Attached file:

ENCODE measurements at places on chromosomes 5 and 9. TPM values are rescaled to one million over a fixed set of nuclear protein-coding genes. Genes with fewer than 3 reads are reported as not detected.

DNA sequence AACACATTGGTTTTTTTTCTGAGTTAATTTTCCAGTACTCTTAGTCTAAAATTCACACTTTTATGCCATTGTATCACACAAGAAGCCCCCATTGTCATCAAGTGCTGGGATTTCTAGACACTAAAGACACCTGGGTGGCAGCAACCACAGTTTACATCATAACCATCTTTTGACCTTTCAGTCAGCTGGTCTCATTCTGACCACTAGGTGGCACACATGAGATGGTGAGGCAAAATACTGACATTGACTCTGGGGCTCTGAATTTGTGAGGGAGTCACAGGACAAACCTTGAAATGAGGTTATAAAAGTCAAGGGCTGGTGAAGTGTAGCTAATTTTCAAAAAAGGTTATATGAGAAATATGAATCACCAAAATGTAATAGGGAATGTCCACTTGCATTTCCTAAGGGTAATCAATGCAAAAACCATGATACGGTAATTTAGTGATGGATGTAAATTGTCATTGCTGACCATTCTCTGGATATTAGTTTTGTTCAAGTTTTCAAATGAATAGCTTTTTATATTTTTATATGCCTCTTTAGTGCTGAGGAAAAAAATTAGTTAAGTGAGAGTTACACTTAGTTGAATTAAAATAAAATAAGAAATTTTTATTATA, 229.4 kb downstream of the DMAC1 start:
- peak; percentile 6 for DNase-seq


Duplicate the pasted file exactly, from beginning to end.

ENCODE measurements at places on chromosomes 5 and 9. TPM values are rescaled to one million over a fixed set of nuclear protein-coding genes. Genes with fewer than 3 reads are reported as not detected.

DNA sequence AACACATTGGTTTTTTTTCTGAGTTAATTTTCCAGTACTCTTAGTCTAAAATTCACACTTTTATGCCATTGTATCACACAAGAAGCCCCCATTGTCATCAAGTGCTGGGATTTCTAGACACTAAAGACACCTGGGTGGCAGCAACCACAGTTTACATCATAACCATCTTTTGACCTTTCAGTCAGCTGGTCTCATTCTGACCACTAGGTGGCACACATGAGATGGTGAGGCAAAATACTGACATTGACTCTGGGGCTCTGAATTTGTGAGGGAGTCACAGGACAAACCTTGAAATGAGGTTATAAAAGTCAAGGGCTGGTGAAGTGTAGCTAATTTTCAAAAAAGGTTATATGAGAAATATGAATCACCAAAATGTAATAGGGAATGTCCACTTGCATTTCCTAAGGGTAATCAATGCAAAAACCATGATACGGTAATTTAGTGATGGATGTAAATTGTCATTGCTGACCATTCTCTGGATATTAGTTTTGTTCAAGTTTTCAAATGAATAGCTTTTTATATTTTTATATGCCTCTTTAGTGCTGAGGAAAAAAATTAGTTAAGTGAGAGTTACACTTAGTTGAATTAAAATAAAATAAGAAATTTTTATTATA, 229.4 kb downstream of the DMAC1 start:
- peak; percentile 6 for DNase-seq